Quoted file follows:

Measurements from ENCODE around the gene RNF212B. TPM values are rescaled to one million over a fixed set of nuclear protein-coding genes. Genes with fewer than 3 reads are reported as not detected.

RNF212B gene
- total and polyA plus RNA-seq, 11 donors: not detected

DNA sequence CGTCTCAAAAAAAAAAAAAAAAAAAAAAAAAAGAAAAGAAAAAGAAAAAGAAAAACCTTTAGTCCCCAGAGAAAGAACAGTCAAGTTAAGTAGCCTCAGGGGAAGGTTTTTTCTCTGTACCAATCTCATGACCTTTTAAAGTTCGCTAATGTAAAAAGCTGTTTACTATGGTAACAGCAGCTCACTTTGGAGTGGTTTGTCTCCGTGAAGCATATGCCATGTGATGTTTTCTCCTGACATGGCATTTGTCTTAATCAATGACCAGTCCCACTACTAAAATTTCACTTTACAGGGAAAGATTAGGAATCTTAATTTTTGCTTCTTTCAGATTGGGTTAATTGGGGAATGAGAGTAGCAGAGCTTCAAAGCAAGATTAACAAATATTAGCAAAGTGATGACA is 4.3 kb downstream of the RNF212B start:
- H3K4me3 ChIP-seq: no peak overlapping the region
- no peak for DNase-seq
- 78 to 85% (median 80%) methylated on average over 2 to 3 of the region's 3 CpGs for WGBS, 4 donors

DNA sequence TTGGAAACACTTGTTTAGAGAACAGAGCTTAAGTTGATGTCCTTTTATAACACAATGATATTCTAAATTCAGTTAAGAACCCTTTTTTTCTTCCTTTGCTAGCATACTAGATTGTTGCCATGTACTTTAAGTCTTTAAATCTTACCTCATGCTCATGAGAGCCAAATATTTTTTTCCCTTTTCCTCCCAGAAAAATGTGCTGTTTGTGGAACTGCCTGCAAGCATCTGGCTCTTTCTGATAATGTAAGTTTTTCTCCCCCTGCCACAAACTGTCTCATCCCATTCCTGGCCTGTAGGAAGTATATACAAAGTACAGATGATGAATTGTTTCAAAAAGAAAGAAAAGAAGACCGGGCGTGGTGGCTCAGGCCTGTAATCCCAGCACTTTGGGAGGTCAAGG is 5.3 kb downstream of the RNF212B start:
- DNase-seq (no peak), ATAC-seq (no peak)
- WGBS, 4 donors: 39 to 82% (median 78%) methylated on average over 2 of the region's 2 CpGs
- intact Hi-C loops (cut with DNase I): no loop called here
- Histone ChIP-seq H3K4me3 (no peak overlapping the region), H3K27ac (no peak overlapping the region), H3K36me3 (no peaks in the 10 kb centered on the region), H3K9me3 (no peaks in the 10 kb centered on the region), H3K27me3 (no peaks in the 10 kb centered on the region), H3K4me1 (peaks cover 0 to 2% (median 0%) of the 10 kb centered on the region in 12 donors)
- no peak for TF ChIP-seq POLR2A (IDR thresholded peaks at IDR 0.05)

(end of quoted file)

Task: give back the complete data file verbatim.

Measurements from ENCODE around the gene RNF212B. TPM values are rescaled to one million over a fixed set of nuclear protein-coding genes. Genes with fewer than 3 reads are reported as not detected.

RNF212B gene
- total and polyA plus RNA-seq, 11 donors: not detected

DNA sequence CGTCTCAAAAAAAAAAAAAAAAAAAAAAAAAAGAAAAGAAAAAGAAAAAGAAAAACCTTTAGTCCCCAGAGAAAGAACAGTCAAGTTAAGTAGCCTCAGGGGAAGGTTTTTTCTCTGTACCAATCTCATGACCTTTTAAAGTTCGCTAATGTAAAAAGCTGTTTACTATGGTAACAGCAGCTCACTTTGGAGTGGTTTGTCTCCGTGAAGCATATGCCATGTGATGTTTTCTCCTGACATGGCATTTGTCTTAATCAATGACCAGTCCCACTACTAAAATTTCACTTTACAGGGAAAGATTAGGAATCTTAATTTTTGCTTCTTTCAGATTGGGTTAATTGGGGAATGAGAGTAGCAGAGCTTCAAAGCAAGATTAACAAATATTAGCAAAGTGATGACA is 4.3 kb downstream of the RNF212B start:
- H3K4me3 ChIP-seq: no peak overlapping the region
- no peak for DNase-seq
- 78 to 85% (median 80%) methylated on average over 2 to 3 of the region's 3 CpGs for WGBS, 4 donors

DNA sequence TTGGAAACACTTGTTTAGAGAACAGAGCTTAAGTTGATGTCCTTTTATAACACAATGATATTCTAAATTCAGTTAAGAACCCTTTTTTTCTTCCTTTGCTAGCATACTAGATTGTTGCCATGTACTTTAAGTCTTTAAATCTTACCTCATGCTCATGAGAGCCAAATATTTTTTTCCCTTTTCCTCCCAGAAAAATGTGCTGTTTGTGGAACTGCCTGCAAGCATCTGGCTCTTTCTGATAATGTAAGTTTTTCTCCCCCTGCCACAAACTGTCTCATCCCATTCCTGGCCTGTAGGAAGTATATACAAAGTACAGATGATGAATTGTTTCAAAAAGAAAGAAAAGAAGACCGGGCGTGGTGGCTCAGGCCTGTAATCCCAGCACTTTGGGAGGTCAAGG is 5.3 kb downstream of the RNF212B start:
- DNase-seq (no peak), ATAC-seq (no peak)
- WGBS, 4 donors: 39 to 82% (median 78%) methylated on average over 2 of the region's 2 CpGs
- intact Hi-C loops (cut with DNase I): no loop called here
- Histone ChIP-seq H3K4me3 (no peak overlapping the region), H3K27ac (no peak overlapping the region), H3K36me3 (no peaks in the 10 kb centered on the region), H3K9me3 (no peaks in the 10 kb centered on the region), H3K27me3 (no peaks in the 10 kb centered on the region), H3K4me1 (peaks cover 0 to 2% (median 0%) of the 10 kb centered on the region in 12 donors)
- no peak for TF ChIP-seq POLR2A (IDR thresholded peaks at IDR 0.05)